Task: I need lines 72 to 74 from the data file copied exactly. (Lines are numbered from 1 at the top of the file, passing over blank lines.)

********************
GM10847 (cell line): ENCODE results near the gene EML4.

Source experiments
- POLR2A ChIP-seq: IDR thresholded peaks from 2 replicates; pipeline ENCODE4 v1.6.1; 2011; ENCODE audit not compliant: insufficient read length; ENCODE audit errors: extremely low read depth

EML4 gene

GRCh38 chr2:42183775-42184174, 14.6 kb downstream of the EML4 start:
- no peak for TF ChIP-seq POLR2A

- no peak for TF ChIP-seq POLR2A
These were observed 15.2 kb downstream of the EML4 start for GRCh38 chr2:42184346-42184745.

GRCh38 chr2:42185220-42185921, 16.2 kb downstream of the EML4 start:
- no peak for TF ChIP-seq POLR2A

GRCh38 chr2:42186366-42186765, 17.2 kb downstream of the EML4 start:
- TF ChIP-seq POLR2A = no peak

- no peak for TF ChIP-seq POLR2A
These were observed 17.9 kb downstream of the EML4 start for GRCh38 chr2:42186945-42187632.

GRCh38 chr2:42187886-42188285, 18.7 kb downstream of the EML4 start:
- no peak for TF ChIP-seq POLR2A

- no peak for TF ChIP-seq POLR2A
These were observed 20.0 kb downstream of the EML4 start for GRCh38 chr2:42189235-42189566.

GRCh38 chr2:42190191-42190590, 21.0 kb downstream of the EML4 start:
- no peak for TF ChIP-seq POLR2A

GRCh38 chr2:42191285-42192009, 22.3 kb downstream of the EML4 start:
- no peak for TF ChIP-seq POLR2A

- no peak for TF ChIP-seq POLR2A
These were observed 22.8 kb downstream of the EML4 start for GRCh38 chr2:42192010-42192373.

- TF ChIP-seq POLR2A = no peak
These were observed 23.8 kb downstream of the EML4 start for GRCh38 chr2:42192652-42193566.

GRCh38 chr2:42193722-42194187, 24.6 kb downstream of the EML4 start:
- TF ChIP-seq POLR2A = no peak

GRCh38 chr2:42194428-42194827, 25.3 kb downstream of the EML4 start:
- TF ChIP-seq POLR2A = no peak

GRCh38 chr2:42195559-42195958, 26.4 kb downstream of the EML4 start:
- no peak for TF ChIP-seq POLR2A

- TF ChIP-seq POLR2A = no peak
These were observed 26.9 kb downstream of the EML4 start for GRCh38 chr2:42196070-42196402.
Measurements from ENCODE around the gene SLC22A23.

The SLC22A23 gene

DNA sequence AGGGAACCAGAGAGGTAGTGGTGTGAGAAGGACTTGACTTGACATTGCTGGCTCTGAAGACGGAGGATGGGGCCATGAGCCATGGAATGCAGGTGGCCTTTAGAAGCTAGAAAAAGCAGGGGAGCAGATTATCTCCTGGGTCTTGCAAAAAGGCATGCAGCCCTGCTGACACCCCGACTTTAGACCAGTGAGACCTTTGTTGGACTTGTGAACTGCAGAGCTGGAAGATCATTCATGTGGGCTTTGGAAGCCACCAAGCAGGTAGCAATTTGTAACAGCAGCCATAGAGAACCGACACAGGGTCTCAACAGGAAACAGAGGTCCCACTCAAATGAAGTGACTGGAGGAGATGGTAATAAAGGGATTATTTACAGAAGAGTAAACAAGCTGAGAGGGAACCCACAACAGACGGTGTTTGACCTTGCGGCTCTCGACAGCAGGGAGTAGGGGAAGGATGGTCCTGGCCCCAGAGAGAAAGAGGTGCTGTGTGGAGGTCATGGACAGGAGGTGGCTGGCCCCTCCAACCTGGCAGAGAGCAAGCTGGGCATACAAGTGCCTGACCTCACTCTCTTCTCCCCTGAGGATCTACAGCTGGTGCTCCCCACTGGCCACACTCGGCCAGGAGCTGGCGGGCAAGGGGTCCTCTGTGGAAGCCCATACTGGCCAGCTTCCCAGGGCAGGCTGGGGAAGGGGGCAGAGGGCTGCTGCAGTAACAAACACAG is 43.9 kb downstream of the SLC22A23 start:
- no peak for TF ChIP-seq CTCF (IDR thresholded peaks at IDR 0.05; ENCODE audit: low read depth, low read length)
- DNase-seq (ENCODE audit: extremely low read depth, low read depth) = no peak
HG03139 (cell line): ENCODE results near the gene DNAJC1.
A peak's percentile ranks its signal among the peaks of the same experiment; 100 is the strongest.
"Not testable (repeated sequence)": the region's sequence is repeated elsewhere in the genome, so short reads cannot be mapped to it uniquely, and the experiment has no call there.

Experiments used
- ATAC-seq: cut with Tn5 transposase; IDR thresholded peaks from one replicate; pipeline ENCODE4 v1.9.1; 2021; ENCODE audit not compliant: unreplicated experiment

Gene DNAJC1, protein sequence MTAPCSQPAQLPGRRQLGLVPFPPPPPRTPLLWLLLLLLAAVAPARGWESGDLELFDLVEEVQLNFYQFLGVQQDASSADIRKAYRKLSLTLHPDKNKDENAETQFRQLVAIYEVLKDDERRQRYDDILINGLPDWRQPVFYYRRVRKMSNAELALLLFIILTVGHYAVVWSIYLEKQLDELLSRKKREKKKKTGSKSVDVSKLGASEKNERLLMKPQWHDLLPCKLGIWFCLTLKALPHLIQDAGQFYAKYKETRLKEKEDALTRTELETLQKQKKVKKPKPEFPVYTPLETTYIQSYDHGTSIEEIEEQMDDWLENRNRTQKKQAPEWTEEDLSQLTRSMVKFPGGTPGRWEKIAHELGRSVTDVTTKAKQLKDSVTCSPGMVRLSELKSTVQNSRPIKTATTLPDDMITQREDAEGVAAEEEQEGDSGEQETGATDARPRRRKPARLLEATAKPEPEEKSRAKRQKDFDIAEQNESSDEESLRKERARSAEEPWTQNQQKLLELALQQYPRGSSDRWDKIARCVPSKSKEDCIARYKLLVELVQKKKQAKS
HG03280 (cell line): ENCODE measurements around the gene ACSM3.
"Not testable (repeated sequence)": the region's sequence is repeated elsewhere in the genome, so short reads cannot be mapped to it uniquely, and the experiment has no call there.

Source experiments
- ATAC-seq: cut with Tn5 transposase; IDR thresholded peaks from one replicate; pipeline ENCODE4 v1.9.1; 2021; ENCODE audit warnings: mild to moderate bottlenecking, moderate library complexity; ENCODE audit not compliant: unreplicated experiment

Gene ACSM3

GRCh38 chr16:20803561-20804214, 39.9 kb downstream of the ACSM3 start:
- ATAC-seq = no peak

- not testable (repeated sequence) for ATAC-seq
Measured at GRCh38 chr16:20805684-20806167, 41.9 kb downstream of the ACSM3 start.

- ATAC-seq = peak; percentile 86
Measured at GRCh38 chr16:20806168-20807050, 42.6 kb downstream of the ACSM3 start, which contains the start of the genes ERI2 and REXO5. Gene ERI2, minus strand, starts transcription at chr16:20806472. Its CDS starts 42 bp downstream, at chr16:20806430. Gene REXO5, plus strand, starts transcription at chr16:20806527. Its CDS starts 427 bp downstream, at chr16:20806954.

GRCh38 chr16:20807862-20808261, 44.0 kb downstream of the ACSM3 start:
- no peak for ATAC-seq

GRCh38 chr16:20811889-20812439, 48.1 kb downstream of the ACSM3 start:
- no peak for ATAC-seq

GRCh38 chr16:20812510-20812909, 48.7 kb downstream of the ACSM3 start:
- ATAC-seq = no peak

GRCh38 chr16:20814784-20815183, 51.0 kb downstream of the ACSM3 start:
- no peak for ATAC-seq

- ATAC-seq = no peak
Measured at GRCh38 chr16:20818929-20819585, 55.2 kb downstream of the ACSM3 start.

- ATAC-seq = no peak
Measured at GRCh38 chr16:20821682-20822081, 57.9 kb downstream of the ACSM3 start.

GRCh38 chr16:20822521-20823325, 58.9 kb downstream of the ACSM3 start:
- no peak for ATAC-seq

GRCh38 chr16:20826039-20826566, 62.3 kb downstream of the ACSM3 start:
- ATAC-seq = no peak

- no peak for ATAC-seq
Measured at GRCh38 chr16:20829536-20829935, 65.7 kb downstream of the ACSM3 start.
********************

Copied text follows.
- ATAC-seq = no peak

- no peak for ATAC-seq
Measured at GRCh38 chr16:20829536-20829935, 65.7 kb downstream of the ACSM3 start.